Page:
EMS Education Tips

Course Review: Cardiac Arrest, Hypothermia, and Resuscitation Science Week 1 #MOOC

This Coursera massive open online course (MOOCs), Cardiac Arrest, Hypothermia, and Resuscitation Science, was one of the first I enrolled in sometime in 2012. The start of the course was delayed many times and it finally launched this week.

Like other Coursera MOOCs a subject matter expert delivers a series of video lectures on a specific topic. The learning experience is enriched with quizzes, assignments, and discussion forums. My initial impression of this course is generally positive, especially with the quality of the lecture content and the activity of other EMS professionals in the discussion forums.

My week 1 impressions:

  1. The content in week 1 lectures is primarily for the lay person or student with little existing knowledge of cardiac arrest. Since much of the content was familiar to me I focused on how topics and concepts were presented and the educational methods used by Dr. Abella and the Coursera instruction team.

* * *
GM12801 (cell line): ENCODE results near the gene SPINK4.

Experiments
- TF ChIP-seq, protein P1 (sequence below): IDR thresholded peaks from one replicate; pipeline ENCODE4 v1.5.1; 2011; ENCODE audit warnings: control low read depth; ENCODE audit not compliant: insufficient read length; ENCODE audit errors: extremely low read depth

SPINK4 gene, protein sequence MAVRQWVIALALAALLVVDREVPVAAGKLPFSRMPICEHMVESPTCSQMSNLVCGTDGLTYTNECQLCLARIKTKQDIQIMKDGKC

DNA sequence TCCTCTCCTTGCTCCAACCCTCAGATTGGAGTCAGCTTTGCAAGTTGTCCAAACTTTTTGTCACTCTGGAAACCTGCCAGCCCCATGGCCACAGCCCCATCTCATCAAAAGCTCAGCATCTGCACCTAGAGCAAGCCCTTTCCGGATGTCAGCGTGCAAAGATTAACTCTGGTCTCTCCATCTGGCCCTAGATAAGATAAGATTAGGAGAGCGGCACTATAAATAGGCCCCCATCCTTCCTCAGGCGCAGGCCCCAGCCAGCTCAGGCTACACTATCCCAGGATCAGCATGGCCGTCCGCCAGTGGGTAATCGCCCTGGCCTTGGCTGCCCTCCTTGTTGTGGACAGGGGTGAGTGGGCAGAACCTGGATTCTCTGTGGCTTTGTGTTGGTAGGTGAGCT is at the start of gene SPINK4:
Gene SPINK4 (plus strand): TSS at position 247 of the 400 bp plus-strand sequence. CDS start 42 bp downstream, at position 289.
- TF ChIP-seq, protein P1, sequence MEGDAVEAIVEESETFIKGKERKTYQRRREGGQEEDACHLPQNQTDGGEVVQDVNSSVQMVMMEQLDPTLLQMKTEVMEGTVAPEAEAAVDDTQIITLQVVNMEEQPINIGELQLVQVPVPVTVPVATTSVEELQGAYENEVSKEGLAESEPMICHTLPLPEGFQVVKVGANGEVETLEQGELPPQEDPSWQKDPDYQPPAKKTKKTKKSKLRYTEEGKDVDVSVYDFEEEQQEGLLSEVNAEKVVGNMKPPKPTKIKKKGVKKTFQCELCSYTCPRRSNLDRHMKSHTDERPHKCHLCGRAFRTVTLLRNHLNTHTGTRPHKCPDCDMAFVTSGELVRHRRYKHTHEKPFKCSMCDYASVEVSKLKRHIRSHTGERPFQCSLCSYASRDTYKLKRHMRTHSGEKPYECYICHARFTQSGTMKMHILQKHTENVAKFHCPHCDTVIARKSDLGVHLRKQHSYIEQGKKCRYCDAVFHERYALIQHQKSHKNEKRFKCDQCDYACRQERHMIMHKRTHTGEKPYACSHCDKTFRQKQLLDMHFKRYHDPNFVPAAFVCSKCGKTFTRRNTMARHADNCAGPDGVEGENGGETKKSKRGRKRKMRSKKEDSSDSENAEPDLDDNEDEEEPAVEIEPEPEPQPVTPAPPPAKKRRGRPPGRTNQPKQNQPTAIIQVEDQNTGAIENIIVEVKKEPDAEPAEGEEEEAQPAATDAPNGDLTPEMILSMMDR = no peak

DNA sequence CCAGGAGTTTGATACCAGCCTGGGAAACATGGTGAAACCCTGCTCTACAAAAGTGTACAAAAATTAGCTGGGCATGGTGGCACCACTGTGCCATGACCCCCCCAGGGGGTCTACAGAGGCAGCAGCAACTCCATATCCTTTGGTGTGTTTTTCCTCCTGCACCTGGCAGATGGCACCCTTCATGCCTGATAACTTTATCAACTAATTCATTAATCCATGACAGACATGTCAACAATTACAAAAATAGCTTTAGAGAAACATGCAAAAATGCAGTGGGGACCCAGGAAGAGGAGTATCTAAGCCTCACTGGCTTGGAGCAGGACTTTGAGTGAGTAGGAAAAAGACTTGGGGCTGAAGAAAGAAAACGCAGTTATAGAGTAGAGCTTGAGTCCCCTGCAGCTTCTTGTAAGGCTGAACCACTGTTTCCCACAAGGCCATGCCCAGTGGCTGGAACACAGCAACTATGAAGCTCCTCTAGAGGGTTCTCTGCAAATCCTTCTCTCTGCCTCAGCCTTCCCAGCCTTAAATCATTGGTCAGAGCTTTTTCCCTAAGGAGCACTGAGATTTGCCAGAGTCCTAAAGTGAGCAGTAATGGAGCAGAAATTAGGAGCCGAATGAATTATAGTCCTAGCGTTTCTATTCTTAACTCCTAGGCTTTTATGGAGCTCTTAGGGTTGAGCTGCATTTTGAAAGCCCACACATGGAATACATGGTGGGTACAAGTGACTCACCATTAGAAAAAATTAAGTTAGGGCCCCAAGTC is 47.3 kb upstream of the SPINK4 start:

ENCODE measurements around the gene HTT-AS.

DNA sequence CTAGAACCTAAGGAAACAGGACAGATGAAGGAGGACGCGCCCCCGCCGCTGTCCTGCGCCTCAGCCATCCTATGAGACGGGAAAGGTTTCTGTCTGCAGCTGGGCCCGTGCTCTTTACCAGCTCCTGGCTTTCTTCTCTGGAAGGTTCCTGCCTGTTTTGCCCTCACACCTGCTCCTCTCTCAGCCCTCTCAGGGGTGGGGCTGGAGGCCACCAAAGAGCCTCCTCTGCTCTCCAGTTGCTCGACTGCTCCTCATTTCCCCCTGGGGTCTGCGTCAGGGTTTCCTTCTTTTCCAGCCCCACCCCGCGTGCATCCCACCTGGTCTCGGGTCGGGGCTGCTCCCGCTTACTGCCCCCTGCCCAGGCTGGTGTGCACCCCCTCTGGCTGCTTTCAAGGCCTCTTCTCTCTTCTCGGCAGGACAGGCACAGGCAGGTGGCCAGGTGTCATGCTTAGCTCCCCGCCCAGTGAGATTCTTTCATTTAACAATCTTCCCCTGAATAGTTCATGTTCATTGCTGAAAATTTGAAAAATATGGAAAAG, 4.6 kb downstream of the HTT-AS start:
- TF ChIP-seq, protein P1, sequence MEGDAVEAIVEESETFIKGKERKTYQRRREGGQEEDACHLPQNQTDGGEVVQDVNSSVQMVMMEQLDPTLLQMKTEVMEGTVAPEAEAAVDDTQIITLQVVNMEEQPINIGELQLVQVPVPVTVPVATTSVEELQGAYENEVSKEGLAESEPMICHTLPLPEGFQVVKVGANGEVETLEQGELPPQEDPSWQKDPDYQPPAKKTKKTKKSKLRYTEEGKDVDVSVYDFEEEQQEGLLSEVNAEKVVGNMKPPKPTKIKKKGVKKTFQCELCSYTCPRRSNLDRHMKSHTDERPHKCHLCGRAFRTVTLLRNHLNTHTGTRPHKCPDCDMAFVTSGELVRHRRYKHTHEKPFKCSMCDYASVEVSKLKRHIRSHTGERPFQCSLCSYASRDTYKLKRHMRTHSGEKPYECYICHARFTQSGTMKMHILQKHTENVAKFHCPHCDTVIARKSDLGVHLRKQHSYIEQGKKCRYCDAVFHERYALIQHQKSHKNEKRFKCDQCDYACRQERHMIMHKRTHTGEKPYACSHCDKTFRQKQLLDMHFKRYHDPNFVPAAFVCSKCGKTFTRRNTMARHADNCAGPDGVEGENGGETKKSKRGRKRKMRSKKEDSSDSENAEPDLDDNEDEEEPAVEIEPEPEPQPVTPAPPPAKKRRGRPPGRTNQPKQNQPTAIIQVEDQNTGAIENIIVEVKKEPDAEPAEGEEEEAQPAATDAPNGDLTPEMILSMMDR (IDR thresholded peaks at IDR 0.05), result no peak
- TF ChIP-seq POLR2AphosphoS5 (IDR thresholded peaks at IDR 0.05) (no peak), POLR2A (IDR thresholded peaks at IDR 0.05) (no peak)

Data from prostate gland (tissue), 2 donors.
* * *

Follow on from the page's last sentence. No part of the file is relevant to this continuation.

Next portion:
2. The video lecture is presented with a split screen. The speaker’s slides are on my left and a talking head video of Dr. Abella is on the right of my screen. I prefer the split screen, especially on my large desktop monitor, to a video that toggles between the speaker and their slides. I might change my mind on this if I watch a few videos on my iPad or laptop.
  3. Other video segments break-up the lecture nicely. Dr. Abella and several of his colleagues deliver short vignettes from the resuscitation room in the emergency department or the hallway near an AED. I think this is very effective and good to hear from other subject matter experts. (Note: a tripod for these “on location” videos would help the video quality tremendously).
  4. A course glossary might be helpful for the medical terminology used in this course. Especially for lay people or BLS providers that haven’t taken ACLS or other advanced healthcare training.

My top two learning items were:

  1. Use of a “Survival Curve” to show how survival rates can be changed by interventions like bystander CPR or AED use. This is a great teaching tool.
  2. Discussion about in-home AED use and whether an in-home AED is analogous to having a fire extinguisher.

Are you enrolled in this MOOC?

Make sure to participate in the discussion forums with other EMS professionals from around the world.


By Greg Friese

Greg Friese, Stevens Point, Wisconsin, is an author, educator, paramedic, and marathon runner.

Greg was the co-host of the award winning EMSEduCast podcast, the only podcast by and for EMS educators. Greg has written for,, Wilderness Medical Associates, JEMS Magazine, and EMS World Magazine, and the NAEMSE Educator Newsletter.